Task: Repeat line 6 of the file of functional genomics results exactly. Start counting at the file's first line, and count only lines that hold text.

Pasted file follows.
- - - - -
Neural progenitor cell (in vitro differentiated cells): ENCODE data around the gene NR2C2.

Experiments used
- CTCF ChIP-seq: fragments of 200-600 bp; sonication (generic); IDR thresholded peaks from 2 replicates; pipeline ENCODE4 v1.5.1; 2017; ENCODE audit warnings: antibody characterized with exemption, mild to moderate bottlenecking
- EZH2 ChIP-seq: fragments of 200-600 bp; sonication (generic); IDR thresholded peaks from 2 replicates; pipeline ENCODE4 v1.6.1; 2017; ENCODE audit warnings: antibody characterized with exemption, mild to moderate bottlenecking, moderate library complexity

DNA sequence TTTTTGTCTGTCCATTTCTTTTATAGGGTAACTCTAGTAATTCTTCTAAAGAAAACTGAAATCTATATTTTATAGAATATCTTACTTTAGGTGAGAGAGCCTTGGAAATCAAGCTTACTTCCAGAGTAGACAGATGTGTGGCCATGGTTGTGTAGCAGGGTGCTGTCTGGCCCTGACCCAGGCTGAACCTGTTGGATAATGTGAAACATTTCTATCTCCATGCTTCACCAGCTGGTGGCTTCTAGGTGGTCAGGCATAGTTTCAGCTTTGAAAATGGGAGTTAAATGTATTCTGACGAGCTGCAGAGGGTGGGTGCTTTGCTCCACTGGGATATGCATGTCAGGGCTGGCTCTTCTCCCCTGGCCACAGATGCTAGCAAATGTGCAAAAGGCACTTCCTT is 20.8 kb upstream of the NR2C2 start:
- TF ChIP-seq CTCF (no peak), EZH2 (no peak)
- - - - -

- TF ChIP-seq CTCF (no peak), EZH2 (no peak)